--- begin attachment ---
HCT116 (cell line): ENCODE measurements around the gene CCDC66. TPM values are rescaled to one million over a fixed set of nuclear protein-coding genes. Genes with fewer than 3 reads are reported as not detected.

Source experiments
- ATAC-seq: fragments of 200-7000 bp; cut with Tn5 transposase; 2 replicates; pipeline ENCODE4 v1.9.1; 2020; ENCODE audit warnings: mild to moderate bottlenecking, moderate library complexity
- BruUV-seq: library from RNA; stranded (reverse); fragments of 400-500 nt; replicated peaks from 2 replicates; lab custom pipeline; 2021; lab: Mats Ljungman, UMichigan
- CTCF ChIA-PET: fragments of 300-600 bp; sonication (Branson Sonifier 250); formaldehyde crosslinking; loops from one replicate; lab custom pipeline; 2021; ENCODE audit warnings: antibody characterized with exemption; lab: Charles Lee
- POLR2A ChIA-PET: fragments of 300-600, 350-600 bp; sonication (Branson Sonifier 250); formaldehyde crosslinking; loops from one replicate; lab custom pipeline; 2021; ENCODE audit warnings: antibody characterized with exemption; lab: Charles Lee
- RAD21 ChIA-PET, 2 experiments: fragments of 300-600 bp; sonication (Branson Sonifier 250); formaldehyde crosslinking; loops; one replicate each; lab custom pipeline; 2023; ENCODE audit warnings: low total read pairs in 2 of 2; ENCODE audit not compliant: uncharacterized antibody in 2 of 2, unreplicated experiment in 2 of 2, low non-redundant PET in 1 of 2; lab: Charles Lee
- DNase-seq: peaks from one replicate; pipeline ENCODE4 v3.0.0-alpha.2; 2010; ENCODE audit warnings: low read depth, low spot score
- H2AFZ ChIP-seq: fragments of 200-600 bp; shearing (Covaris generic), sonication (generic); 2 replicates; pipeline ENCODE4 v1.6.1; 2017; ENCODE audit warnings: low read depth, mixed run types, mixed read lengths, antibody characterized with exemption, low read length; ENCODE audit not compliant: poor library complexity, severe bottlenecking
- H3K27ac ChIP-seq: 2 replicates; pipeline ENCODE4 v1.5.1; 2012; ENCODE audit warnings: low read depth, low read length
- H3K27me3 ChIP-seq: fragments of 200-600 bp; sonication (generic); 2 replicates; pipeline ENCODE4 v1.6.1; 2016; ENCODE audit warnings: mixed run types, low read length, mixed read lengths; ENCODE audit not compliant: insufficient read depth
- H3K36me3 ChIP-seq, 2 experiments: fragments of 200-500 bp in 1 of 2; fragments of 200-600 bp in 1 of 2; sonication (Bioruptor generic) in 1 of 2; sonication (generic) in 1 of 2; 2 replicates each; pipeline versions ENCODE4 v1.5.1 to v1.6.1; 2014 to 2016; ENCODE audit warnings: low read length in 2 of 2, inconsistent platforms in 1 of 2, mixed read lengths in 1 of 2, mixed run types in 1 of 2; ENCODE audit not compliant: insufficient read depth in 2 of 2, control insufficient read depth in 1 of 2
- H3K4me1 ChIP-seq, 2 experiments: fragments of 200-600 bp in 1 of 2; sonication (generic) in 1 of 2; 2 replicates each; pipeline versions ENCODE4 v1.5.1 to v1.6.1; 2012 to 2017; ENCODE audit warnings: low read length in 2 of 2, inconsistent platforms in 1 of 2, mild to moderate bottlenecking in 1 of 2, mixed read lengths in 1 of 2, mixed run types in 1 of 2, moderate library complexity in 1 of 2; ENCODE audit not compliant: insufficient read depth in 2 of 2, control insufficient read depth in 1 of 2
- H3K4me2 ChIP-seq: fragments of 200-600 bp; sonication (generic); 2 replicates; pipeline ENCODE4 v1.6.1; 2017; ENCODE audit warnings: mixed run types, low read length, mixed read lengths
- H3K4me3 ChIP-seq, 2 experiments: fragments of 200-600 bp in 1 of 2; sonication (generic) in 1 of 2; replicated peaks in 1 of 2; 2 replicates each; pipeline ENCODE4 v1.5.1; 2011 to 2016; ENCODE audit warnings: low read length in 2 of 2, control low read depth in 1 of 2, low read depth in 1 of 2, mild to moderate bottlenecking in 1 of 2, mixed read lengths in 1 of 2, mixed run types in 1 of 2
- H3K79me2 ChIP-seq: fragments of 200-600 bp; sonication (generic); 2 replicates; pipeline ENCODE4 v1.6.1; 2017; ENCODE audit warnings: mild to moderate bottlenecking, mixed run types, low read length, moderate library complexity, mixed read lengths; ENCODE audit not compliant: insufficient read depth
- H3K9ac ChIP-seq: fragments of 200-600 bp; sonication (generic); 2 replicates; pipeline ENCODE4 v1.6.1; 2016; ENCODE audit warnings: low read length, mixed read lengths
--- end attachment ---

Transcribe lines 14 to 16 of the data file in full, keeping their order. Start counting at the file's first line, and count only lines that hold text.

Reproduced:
- H3K4me2 ChIP-seq: fragments of 200-600 bp; sonication (generic); 2 replicates; pipeline ENCODE4 v1.6.1; 2017; ENCODE audit warnings: mixed run types, low read length, mixed read lengths
- H3K4me3 ChIP-seq, 2 experiments: fragments of 200-600 bp in 1 of 2; sonication (generic) in 1 of 2; replicated peaks in 1 of 2; 2 replicates each; pipeline ENCODE4 v1.5.1; 2011 to 2016; ENCODE audit warnings: low read length in 2 of 2, control low read depth in 1 of 2, low read depth in 1 of 2, mild to moderate bottlenecking in 1 of 2, mixed read lengths in 1 of 2, mixed run types in 1 of 2
- H3K79me2 ChIP-seq: fragments of 200-600 bp; sonication (generic); 2 replicates; pipeline ENCODE4 v1.6.1; 2017; ENCODE audit warnings: mild to moderate bottlenecking, mixed run types, low read length, moderate library complexity, mixed read lengths; ENCODE audit not compliant: insufficient read depth